By the way, I was reading Harris because he and I will record a podcast Feb 21 in Denver.

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Hazlett’s Political Spectrum

I just read The Political Spectrum by Tom Hazlett, which took me back to my roots. Well over three decades ago, I was inspired by Technologies of Freedom by Ithiel de Sola Pool. He made the case both that great things were possible with tech, and that the FCC has mismanaged the spectrum. In grad school twenty years ago, I worked on FCC auctions, and saw mismanagement behind the scenes.

When I don’t look much at the details of regulation, I can sort of think that some of it goes too far, and some not far enough; what else should you expect from a noisy process? But reading Hazlett I’m just overwhelmed by just how consistently terrible is spectrum regulation. Not only would everything have been much better without FCC regulation, it actually was much better before the FCC! Herbert Hoover, who was head of the US Commerce Department at the time, broke the spectrum in order to then “save” it, a move that probably helped him rise to the presidency:

“Before 1927,” wrote the U.S. Supreme Court, “the allocation of frequencies was left entirely to the private sector . . . and the result was chaos.” The physics of radio frequencies and the dire consequences of interference in early broadcasts made an ordinary marketplace impossible, and radio regulation under central administrative direction was the only feasible path. “Without government control, the medium would be of little use because of the cacaphony [sic] of competing voices.”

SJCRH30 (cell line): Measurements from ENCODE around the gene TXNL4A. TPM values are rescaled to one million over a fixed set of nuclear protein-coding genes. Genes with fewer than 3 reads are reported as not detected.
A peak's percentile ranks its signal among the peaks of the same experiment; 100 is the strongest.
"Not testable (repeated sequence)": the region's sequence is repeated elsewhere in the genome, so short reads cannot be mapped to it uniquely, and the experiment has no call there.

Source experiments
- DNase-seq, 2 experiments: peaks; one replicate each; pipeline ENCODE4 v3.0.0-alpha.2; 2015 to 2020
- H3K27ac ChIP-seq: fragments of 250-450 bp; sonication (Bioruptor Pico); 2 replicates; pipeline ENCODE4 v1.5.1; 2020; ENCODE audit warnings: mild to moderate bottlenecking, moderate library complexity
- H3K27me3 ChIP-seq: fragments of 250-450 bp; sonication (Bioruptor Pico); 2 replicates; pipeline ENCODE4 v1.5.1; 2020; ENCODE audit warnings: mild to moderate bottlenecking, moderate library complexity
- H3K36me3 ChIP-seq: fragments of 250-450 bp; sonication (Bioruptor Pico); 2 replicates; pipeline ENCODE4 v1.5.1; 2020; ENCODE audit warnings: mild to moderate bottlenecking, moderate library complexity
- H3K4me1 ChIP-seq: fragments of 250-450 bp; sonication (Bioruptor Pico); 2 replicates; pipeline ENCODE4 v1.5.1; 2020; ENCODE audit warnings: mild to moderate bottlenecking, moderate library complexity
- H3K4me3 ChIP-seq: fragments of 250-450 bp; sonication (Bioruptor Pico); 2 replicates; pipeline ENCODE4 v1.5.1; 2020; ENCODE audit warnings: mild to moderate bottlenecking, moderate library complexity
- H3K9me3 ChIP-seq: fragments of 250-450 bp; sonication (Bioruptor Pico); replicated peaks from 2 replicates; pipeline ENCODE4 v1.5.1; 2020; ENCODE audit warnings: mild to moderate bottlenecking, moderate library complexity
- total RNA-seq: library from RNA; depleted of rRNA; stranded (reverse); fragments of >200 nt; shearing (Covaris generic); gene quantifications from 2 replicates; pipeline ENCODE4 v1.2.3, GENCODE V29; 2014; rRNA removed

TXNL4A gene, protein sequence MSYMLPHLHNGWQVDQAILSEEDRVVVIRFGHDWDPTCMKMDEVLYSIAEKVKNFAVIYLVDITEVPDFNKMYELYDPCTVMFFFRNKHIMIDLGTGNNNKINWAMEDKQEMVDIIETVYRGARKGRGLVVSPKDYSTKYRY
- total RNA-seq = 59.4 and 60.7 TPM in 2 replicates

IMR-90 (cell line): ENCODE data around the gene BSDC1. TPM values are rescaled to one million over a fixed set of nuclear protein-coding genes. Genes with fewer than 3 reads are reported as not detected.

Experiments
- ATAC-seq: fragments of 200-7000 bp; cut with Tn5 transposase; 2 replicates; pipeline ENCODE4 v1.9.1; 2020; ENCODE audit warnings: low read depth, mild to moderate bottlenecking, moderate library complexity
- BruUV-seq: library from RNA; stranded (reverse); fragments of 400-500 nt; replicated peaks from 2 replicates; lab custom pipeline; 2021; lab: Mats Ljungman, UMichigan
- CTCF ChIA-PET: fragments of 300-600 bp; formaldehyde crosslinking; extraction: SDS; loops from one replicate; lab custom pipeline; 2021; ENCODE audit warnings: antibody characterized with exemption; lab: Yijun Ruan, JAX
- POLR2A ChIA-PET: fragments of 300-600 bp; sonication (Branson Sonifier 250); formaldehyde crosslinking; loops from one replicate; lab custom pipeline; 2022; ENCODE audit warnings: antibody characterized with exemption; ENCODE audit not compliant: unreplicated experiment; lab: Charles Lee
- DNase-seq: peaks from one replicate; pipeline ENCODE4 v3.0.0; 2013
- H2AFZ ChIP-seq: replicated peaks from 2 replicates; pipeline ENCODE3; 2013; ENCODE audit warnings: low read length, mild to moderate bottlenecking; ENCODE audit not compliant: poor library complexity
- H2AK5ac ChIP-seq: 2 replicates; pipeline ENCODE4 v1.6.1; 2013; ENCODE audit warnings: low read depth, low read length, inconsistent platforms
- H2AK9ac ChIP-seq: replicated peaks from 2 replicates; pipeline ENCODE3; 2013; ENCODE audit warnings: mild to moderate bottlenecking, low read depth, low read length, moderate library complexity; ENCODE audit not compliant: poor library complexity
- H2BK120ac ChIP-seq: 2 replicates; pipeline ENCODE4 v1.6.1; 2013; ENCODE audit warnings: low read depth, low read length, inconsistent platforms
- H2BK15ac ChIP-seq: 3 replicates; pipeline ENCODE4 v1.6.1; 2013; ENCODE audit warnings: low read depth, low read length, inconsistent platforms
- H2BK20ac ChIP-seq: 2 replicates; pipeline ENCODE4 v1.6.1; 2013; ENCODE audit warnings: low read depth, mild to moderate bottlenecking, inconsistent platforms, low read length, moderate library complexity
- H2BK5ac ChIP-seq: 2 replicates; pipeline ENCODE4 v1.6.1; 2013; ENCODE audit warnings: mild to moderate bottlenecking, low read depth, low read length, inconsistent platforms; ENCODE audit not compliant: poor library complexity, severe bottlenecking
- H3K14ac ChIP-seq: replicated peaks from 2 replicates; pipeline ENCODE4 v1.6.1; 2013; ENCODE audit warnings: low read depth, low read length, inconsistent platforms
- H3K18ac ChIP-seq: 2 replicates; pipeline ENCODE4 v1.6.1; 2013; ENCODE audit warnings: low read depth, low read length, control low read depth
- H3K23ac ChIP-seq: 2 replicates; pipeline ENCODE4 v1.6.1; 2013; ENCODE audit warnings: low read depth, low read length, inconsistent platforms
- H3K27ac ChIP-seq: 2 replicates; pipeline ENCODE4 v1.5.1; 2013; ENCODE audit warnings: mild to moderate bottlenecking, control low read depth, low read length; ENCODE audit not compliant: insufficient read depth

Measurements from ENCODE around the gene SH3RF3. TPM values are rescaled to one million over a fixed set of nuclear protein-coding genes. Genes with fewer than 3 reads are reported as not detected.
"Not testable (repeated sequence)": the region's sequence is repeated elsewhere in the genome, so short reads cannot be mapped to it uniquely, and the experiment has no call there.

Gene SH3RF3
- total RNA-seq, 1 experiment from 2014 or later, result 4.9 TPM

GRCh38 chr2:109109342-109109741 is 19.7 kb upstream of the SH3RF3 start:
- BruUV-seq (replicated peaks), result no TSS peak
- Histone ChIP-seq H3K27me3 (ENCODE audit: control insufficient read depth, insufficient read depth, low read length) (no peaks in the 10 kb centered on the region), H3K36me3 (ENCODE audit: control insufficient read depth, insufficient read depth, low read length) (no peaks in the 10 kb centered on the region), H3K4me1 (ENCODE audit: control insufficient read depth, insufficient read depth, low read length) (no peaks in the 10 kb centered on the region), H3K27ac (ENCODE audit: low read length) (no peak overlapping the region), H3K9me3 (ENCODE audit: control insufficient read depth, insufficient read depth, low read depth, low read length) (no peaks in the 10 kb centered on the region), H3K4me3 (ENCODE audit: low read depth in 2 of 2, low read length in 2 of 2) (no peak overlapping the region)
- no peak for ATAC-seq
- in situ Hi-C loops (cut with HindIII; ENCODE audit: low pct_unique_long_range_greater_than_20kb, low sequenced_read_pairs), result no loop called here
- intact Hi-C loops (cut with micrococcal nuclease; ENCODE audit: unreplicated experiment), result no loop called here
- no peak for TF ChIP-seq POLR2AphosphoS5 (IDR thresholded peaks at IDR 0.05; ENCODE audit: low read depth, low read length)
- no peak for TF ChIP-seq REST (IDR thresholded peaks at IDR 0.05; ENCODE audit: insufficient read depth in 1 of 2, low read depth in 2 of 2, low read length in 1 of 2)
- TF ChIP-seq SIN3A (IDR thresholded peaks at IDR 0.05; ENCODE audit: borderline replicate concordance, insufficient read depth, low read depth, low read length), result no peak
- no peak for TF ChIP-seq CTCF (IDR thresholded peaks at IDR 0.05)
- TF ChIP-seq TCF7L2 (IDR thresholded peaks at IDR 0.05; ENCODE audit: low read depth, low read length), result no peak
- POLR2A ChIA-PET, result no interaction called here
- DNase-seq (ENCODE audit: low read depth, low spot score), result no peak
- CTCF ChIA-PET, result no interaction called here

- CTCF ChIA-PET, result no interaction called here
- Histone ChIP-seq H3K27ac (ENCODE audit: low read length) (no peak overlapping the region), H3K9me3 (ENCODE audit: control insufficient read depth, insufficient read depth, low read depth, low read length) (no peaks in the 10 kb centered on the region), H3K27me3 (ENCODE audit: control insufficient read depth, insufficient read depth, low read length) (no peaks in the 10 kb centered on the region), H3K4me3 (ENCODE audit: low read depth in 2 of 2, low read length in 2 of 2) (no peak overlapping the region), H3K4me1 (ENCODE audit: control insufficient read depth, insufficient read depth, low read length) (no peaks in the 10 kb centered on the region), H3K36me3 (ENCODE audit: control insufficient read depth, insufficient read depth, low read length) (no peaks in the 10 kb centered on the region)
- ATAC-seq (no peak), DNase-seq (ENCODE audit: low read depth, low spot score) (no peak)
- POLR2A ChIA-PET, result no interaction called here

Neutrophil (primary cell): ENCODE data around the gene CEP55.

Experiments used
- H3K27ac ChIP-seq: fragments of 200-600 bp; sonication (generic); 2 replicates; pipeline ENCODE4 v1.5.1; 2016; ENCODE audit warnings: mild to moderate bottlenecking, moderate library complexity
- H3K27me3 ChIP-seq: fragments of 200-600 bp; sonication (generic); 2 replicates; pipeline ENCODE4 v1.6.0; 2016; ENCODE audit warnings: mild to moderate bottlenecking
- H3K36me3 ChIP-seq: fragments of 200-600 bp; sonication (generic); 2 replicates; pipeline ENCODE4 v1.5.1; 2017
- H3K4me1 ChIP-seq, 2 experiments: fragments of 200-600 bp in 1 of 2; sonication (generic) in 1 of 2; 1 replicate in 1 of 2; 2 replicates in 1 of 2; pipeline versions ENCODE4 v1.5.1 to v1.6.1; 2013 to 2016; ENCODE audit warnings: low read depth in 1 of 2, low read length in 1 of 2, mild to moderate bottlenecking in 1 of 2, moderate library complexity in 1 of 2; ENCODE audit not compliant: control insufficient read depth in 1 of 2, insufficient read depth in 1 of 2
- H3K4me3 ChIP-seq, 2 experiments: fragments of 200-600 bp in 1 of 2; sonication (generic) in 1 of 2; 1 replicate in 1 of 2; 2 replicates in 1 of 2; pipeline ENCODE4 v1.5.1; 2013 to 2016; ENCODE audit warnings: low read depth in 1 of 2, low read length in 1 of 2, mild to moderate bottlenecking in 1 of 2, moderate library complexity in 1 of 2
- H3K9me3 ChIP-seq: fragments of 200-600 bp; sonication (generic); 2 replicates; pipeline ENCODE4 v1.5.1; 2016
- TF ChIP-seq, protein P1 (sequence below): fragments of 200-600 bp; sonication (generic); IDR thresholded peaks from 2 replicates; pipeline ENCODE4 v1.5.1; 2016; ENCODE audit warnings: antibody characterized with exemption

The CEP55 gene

This narrative has enabled the state to pervasively manage wireless markets, directing not only technology choices and business decisions but licensees’ speech. Yet it is not just the spelling of cacophony that the Supreme Court got wrong. Each of its assertions about the origins of broadcast regulation is demonstrably false. ..

The chaos and confusion that supposedly made strict regulation necessary were limited to a specific interval—July 9, 1926, to February 23, 1927. They were triggered by Hoover’s own actions and formed a key part of his legislative quest. In effect, he created a problem in order to solve it. ..

Radio broadcasting began its meteoric rise in 1920–1926 under common-law property rules .. defined and enforced by the U.S. Department of Commerce, operating under the Radio Act of 1912. They supported the creation of hundreds of stations, encouraged millions of households to buy (or build) expensive radio receivers. .. The Commerce Department .. designated bands for radio broadcasting. .. In 1923, .. [it] expanded the number of frequencies to seventy, and in 1924, to eighty-nine channels .. [Its] second policy was a priority-in-use rule for license assignments. The Commerce Department gave preference to stations that had been broadcasting the longest. This reflected a well-established principle of common law. ..